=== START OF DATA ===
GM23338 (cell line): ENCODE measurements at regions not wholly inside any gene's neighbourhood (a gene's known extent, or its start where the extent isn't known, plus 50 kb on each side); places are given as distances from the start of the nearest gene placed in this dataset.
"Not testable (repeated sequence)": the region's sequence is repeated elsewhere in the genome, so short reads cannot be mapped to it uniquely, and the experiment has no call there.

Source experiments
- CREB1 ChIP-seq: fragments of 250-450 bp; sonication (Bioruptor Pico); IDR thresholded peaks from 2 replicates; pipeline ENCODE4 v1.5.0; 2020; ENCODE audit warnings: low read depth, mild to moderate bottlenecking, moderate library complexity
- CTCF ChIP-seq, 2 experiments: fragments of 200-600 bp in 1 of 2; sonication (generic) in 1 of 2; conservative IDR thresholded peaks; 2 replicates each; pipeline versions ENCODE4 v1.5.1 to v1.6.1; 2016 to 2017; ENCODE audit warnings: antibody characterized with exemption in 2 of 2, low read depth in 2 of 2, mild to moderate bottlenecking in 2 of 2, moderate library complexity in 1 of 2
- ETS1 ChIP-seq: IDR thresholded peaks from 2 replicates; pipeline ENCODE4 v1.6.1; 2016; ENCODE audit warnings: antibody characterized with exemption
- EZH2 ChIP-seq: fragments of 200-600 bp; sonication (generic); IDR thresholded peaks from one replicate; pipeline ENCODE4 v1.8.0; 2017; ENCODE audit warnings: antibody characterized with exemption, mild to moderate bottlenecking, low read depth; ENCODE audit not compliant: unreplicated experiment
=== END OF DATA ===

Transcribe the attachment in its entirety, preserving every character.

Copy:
GM23338 (cell line): ENCODE measurements at regions not wholly inside any gene's neighbourhood (a gene's known extent, or its start where the extent isn't known, plus 50 kb on each side); places are given as distances from the start of the nearest gene placed in this dataset.
"Not testable (repeated sequence)": the region's sequence is repeated elsewhere in the genome, so short reads cannot be mapped to it uniquely, and the experiment has no call there.

Source experiments
- CREB1 ChIP-seq: fragments of 250-450 bp; sonication (Bioruptor Pico); IDR thresholded peaks from 2 replicates; pipeline ENCODE4 v1.5.0; 2020; ENCODE audit warnings: low read depth, mild to moderate bottlenecking, moderate library complexity
- CTCF ChIP-seq, 2 experiments: fragments of 200-600 bp in 1 of 2; sonication (generic) in 1 of 2; conservative IDR thresholded peaks; 2 replicates each; pipeline versions ENCODE4 v1.5.1 to v1.6.1; 2016 to 2017; ENCODE audit warnings: antibody characterized with exemption in 2 of 2, low read depth in 2 of 2, mild to moderate bottlenecking in 2 of 2, moderate library complexity in 1 of 2
- ETS1 ChIP-seq: IDR thresholded peaks from 2 replicates; pipeline ENCODE4 v1.6.1; 2016; ENCODE audit warnings: antibody characterized with exemption
- EZH2 ChIP-seq: fragments of 200-600 bp; sonication (generic); IDR thresholded peaks from one replicate; pipeline ENCODE4 v1.8.0; 2017; ENCODE audit warnings: antibody characterized with exemption, mild to moderate bottlenecking, low read depth; ENCODE audit not compliant: unreplicated experiment